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Local DAR chapter turns 50

Local DAR chapter turns 50

Local DAR chapter turns 50

Mary Demmond, center, is recognized a...


The local Daughters of the American Revolution chapter reached a milestone Thursday, celebrating the 50th anniversary of its founding.

The Archibald Bulloch Chapter National Society of Daughters of the American Revolution pulled out all the stops during its Golden Anniversary luncheon, including a proclamation read by Statesboro Mayor Jan Moore, a special presentation to the organization’s only surviving charter member, Mary Groover Demmond, and even a visit from “Scarlett O’Hara.” The event took place in Statesboro First Baptist Church’s Perry Fellowship Hall.

Moore kicked off the event vent by reading the resolution, which recounted some highlights of the local DAR’s history. The chapter, as well as Bulloch County, is named in honor of Archibald Bulloch, a delegate to the Second Continental Congress who became president of the Provincial Congress of Georgia in 1775.

The resolution proclaimed “Feb. 29, 2014,” as the 50th anniversary of the chapter’s founding. The only problem: The last Feb. 29 was in 2012, and the next one won’t be until 2016. After Moore finished reading it, she quipped, “which I know that date is wrong,” drawing some chuckles from the
audience.

But there was indeed a Feb. 29 in 1964, when the first meeting of the Archibald Bulloch chapter was held in the South Zetterower Avenue home of Mrs. Jesse Averitt, attended by 17 members. Her home is now Georgia’s Bed and Breakfast, DAR member Bonnie Howard said.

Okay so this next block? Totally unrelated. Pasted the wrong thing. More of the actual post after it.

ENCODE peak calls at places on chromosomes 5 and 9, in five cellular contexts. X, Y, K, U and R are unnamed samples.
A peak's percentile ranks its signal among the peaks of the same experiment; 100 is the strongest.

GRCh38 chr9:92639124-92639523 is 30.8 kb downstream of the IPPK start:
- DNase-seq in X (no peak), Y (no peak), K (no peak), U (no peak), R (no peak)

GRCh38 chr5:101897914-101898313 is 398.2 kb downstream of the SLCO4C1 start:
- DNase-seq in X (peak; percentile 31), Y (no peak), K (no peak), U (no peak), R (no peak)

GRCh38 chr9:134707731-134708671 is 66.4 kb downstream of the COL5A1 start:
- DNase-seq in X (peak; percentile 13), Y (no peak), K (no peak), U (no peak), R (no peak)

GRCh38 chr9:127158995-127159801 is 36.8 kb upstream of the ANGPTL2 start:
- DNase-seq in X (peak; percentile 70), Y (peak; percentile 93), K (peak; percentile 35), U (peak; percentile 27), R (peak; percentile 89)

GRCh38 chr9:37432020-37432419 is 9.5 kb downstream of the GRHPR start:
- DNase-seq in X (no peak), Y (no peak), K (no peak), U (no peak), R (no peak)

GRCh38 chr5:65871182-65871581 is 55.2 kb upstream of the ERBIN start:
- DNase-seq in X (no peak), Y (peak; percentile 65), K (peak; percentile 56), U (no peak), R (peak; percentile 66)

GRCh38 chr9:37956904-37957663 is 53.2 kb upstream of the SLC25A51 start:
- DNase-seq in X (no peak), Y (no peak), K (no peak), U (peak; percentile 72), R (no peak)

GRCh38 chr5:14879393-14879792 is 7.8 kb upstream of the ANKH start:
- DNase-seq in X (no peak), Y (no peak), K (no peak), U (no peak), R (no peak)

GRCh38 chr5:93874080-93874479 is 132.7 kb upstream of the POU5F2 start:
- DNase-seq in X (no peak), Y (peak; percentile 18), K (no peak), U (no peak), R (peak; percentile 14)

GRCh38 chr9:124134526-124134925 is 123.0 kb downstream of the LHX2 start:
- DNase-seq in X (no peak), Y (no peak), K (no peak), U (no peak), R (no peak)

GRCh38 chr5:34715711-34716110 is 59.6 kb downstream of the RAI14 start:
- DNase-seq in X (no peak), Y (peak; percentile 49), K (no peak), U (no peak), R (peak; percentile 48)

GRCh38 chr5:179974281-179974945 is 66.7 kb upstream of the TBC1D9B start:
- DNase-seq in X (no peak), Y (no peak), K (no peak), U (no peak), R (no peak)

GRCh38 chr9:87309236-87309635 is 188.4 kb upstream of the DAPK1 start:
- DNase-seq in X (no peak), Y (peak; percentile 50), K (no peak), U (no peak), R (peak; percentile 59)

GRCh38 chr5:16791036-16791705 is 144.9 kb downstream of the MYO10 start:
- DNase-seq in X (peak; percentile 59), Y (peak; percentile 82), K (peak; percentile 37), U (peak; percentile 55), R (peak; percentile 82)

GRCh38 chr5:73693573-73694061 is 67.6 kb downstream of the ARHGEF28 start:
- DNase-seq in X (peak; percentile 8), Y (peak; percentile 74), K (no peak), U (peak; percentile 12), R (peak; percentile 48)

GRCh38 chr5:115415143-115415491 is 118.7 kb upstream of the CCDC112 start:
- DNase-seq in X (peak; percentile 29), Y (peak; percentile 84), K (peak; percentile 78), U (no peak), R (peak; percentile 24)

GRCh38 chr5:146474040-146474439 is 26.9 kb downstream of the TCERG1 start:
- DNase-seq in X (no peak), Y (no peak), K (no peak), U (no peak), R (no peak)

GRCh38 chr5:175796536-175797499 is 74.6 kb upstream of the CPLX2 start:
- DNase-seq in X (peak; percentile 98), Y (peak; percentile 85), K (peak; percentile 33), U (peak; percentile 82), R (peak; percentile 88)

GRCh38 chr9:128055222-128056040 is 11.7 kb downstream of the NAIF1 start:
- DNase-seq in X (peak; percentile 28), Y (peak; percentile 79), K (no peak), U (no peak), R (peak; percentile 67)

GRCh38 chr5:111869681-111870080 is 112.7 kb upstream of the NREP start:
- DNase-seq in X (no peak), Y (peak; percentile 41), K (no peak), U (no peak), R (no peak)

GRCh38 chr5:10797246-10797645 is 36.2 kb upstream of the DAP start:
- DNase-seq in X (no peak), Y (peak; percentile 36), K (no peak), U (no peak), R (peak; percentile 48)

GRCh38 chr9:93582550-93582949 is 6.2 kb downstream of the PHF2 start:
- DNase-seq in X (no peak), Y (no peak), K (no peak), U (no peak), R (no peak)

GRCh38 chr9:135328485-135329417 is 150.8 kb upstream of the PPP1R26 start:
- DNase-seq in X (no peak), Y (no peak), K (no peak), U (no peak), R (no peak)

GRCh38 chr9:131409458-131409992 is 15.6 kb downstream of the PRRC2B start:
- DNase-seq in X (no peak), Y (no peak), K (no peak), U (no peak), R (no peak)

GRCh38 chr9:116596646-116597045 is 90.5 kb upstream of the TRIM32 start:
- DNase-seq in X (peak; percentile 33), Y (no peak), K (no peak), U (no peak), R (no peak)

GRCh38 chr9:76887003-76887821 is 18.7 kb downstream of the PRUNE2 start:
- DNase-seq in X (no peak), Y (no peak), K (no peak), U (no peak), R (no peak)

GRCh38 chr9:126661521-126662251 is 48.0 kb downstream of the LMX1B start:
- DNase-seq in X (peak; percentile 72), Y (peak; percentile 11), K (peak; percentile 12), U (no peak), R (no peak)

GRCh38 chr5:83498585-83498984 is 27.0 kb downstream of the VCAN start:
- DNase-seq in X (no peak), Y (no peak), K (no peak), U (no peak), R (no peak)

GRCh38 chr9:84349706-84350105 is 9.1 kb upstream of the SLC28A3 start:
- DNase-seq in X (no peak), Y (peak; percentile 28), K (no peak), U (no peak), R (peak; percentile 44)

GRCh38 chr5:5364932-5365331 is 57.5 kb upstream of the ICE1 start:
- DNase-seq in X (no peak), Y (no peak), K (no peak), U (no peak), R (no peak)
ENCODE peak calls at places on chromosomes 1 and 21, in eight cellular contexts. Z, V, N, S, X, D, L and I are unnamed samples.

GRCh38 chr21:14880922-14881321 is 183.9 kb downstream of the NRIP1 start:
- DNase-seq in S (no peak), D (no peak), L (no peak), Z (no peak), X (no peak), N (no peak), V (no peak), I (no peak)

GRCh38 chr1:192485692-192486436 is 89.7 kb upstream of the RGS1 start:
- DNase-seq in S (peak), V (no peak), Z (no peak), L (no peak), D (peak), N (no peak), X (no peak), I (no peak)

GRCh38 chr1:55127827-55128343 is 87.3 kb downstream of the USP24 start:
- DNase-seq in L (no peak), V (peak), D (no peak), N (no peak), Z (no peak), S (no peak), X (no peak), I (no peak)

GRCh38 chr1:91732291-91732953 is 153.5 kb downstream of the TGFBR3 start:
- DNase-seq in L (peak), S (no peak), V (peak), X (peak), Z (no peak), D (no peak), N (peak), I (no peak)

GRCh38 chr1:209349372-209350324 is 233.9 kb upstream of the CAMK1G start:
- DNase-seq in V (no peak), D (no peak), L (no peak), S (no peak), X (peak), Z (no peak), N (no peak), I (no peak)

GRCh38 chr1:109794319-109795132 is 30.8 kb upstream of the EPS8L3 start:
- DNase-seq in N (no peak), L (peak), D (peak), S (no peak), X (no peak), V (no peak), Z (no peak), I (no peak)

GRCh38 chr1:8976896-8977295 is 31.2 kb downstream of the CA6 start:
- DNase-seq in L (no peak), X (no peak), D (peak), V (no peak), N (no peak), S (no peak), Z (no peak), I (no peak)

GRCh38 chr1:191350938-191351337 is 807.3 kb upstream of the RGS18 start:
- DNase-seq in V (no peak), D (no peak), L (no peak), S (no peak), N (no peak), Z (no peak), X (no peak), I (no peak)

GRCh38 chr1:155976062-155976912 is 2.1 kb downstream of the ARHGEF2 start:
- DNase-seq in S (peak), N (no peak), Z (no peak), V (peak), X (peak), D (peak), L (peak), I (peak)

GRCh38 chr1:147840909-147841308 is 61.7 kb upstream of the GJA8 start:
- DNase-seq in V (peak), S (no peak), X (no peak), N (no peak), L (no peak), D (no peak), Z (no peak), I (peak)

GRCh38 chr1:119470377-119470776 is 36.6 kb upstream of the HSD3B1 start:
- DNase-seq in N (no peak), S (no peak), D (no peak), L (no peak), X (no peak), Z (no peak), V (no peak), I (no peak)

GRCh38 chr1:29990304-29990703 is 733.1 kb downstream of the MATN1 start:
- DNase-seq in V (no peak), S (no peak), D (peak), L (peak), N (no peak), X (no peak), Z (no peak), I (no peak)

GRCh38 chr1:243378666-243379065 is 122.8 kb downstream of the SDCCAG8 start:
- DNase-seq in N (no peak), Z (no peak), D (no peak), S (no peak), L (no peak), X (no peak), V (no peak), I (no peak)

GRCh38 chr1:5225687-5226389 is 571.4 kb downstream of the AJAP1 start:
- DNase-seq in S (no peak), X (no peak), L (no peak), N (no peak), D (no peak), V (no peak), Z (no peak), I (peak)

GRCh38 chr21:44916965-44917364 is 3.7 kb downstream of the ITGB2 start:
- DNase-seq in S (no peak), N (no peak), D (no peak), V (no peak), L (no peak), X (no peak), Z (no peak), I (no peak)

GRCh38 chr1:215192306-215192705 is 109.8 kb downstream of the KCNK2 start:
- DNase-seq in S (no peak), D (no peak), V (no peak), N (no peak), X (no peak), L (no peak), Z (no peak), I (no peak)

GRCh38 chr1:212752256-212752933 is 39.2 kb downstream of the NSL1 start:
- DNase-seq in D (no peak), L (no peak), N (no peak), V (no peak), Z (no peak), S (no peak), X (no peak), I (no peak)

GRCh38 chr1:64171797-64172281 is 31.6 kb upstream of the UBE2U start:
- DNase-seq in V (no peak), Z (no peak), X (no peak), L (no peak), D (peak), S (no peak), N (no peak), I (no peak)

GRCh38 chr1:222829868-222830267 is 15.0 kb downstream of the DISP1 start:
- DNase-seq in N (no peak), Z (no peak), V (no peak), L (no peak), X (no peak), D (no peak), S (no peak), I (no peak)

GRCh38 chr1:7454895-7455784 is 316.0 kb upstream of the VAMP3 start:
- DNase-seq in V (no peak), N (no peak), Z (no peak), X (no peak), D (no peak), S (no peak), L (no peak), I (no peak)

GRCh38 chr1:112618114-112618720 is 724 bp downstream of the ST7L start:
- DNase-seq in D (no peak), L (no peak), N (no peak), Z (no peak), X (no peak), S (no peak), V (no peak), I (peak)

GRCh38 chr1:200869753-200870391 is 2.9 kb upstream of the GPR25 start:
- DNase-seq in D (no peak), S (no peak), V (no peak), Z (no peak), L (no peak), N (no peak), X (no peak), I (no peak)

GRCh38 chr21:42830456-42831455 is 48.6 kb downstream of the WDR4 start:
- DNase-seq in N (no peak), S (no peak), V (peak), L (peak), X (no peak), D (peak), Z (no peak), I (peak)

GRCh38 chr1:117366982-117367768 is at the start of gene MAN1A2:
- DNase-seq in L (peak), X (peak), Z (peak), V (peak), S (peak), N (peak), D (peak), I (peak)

“Archibald Bulloch was chosen from three names that were submitted,” Howard said, “and I have been unable to find out what the other two names were.”

At its height, in the 1980s, the Archibald Bulloch DAR had 109 members, including 11 junior members. Today, the organization has 78 members.

DAR member Sarah Hines honored Demmond, who served as corresponding secretary when the group formed, and whom Hines counts as a “dear, dear friend.”

“I feel so honored by such a great group. It’s so special for me today. I acquired many friends through this wonderful organization that I would not have known otherwise. We have many good, dedicated members,” Demmond said. “Early on, we did not participate in as many projects as they do today. My hat is off to you who have made Archibald Bulloch one of the most outstanding chapters in the state.”

The program during this meeting was “A Visit with Scarlett O’Hara.” The protagonist in Margaret Mitchell’s “Gone with the Wind,” and later the film by the same name, was portrayed by Atlanta native Jill Samples Cremens. Cremens wore a dress made of the same fabric that Vivien Leigh wore when she played Scarlett in the classic movie.

Cremens offered tidbits about how much work it took to create the dress. A friend, seamstress Patti Moffitt of Lawrenceville, Ga., who contacted a “Gone with the Wind” fan in Virginia, Peggy Miller, also a seamstress.

 “I asked (Moffitt), thinking I would go down to the Jo-Ann Fabric Store, buy what I thought was about 20 yards of cotton fabric and come up with something very similar to what Vivien Leigh wore in ‘Gone with the Wind,’” Cremens said. “I never dreamed this would happen.

Here’s what happened. Cremens had to stand on a stepstool for four hours while the skirt’s four layers were hemmed. It took 28½ hours to make the ruffles on the top bodice. It took eighteen yards of 1½-inch-wide organza fabric with 1,100 button holes where ¼-inch velvet ribbon was woven. Total time spent making the dress: six days a week, 18 hours a day, six weeks. The skirt weighs 11 pounds and the bodice weighs 3½ pounds.

Cremens also had a table display at the meeting with a biography about Leigh, samples of the fabric in the dress and, hanging behind the podium, the red robe Scarlett wore in the film.

Next to that table was another with scrapbooks from throughout the Archibald Bulloch DAR chapter’s history.



Jason Wermers may be reached at (912) 489-9431.

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